Tries to move a preexisting AppData\Roaming\Duplicati directory to AppData\Local\Roaming
If successful or directory didn't exist, set's Datafolder to %localapplicationdata%\Duplicati
@kees-z

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commented Feb 6, 2017

This is an interesting discussion.
Indeed, in a domain environment, it is not convinient that the database files and Duplicati config are stored in the roaming profile.

Maybe it is even dangerous:
If a user logs in on another PC in the same domain and this user has a roaming profile, the complete Duplicati config is copied to that workstation in the current situation. Probably the local disks of that workstation have a complete different folder structure. If Duplicati is installed on that PC, the backup task will run and detect that a lot/all source folders do not exist, assume they are deleted and thus marks them as deleted at the backend. Am I right with this assumption?

Moving the config to the local APPDATA folder fixes this, but some new questions arise about this:
A standard Duplicati installation is intended to make backups of files on the local host, not from a local user. When scheduling a backup task, normally the user would expect that this backup will run, regardless which user is logged on.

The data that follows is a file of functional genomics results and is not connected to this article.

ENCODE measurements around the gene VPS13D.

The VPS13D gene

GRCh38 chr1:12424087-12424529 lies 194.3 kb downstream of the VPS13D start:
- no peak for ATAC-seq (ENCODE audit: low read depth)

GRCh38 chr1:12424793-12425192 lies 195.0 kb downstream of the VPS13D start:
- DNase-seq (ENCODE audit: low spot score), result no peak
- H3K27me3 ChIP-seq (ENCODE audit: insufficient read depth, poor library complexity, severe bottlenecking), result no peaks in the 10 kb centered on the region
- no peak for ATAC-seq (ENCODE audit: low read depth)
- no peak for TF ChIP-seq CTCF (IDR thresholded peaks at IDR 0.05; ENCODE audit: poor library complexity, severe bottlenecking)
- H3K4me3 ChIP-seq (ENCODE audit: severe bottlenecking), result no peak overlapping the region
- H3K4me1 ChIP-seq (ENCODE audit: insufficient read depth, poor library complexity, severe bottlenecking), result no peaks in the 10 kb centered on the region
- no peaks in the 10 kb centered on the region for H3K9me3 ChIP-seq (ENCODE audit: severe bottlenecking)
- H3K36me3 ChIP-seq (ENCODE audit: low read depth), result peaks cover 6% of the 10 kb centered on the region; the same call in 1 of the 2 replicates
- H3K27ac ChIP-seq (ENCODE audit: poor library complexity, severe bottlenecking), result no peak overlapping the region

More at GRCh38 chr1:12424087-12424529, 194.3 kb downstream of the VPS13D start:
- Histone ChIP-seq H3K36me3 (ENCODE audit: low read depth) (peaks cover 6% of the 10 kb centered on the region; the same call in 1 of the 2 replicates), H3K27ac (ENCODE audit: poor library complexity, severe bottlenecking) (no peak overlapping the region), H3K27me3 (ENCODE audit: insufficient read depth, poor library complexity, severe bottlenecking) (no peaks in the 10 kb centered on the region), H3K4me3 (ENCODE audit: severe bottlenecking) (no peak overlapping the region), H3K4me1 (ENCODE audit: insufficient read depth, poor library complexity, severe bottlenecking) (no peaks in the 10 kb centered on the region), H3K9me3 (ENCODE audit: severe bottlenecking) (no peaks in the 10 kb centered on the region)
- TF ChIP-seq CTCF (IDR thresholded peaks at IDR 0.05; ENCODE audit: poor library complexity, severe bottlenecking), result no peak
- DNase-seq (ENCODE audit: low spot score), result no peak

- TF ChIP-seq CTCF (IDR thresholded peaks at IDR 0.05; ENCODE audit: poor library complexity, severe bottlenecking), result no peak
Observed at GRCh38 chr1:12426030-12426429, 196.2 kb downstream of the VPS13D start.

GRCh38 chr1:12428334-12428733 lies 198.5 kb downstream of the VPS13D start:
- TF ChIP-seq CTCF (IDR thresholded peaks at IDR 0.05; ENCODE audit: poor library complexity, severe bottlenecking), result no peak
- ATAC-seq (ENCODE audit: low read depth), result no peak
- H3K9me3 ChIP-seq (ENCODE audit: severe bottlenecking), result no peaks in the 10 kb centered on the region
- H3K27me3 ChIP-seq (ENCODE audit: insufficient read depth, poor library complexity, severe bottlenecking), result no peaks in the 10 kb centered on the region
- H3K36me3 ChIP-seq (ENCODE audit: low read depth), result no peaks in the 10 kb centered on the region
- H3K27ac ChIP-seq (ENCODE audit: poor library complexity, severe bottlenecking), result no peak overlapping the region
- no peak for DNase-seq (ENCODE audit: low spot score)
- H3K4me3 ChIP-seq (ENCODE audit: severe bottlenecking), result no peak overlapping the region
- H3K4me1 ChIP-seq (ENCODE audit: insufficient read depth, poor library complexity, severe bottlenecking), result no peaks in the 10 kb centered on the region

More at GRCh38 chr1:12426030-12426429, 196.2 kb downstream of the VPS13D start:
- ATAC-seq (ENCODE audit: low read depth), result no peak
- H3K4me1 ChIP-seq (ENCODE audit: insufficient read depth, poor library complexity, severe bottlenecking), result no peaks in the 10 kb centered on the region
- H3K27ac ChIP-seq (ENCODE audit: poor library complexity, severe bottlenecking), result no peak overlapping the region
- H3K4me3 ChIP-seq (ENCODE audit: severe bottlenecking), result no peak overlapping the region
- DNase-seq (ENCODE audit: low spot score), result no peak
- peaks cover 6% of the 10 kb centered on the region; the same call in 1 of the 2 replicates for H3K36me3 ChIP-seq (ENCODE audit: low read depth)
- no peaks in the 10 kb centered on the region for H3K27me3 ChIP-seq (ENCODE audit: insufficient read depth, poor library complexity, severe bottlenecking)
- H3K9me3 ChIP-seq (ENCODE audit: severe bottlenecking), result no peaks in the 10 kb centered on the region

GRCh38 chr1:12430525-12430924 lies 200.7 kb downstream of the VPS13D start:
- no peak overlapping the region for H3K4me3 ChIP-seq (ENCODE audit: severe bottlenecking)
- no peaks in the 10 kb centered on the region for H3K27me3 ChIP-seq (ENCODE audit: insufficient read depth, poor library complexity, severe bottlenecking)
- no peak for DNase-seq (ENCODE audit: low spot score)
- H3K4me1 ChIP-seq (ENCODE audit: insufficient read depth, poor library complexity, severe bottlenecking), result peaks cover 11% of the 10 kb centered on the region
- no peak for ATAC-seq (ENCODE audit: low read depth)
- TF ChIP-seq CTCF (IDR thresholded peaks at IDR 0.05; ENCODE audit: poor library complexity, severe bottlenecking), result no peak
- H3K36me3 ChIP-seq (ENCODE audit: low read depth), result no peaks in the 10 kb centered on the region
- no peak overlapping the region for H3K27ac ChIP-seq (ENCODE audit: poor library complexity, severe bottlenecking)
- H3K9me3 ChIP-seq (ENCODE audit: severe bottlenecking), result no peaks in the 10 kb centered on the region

With the default setup, Duplicati puts a shortcut to Duplicati.GUI.TrayIcon.exe in the user's Startup folder and Duplicati will look for config files of that user's APPDATA folder (roaming or local).
So if that user (let's call this user User1) logs out and User2 logs in to that computer, any scheduled task of User1 will not run, until User1 logs in, which will cause that User2's scheduled tasks will stop.

The solution I use in my environment is to run Duplicati as a service with the SYSTEM account (which also makes using VSS possible, regardless of the user's permissions). But Duplicati should run all scheduled tasks in a standard setup to make it more reliable.

Solution could be to not use %APPDATA% or %LOCALAPPDATA%, but to store config and database in %PROGRAMDATA%. The %PROGRAMDATA% Environment variable points in most situations to C:\ProgramData, which is the same for all user profiles. This way all backup tasks are shared between all users that log on to a single computer. All users will see the same backup tasks and know which backup tasks will run on that PC.

There are some things to think about when using %PROGRAMDATA% for storage of Duplicati files.
When User1 logs on and selects the Documents and Pictures folder, the folders C:\User1\Documents and C:\User1\Pictures are selected as source folders.
So the documents and pictures folders of User2 will not be included in the backup task.
If User2 logs on and edits the backup task, he will see that the Documents and Pictures folders are unselected, but he will see the paths to User1's documents and pictures folders in the source files list.
User2 can add his own Documents and Pictures files to the backup task by clicking the appropriate selection boxes.
Duplicati should somehow make clear that when selecting Documents/Pictures or other libraries, only those libraries of the current user are included in the backup.